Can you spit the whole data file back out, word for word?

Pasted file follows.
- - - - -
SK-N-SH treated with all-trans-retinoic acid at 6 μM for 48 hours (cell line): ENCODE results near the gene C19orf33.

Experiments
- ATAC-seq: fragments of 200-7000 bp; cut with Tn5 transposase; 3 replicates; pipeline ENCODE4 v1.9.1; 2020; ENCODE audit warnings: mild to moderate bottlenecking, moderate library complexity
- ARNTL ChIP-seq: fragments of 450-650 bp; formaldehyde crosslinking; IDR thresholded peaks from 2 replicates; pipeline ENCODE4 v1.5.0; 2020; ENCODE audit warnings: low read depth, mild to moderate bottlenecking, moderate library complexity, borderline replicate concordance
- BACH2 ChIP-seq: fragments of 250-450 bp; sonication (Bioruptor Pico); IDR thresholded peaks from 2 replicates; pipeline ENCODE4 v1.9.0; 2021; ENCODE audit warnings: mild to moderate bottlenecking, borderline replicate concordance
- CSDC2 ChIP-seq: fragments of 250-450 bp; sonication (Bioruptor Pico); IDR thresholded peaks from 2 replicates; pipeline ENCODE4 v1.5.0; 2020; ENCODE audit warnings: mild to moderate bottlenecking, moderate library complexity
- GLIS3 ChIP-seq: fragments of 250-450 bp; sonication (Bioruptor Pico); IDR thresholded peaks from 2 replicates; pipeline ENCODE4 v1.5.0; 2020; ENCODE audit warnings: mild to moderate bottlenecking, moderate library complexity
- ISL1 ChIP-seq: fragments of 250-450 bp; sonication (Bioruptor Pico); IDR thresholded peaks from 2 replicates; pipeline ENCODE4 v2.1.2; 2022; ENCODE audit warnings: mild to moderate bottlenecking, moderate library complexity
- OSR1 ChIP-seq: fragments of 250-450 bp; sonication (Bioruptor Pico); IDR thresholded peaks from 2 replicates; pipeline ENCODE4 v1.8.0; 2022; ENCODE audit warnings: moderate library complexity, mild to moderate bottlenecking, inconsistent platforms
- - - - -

SK-N-SH treated with all-trans-retinoic acid at 6 μM for 48 hours (cell line): ENCODE results near the gene C19orf33.

Experiments
- ATAC-seq: fragments of 200-7000 bp; cut with Tn5 transposase; 3 replicates; pipeline ENCODE4 v1.9.1; 2020; ENCODE audit warnings: mild to moderate bottlenecking, moderate library complexity
- ARNTL ChIP-seq: fragments of 450-650 bp; formaldehyde crosslinking; IDR thresholded peaks from 2 replicates; pipeline ENCODE4 v1.5.0; 2020; ENCODE audit warnings: low read depth, mild to moderate bottlenecking, moderate library complexity, borderline replicate concordance
- BACH2 ChIP-seq: fragments of 250-450 bp; sonication (Bioruptor Pico); IDR thresholded peaks from 2 replicates; pipeline ENCODE4 v1.9.0; 2021; ENCODE audit warnings: mild to moderate bottlenecking, borderline replicate concordance
- CSDC2 ChIP-seq: fragments of 250-450 bp; sonication (Bioruptor Pico); IDR thresholded peaks from 2 replicates; pipeline ENCODE4 v1.5.0; 2020; ENCODE audit warnings: mild to moderate bottlenecking, moderate library complexity
- GLIS3 ChIP-seq: fragments of 250-450 bp; sonication (Bioruptor Pico); IDR thresholded peaks from 2 replicates; pipeline ENCODE4 v1.5.0; 2020; ENCODE audit warnings: mild to moderate bottlenecking, moderate library complexity
- ISL1 ChIP-seq: fragments of 250-450 bp; sonication (Bioruptor Pico); IDR thresholded peaks from 2 replicates; pipeline ENCODE4 v2.1.2; 2022; ENCODE audit warnings: mild to moderate bottlenecking, moderate library complexity
- OSR1 ChIP-seq: fragments of 250-450 bp; sonication (Bioruptor Pico); IDR thresholded peaks from 2 replicates; pipeline ENCODE4 v1.8.0; 2022; ENCODE audit warnings: moderate library complexity, mild to moderate bottlenecking, inconsistent platforms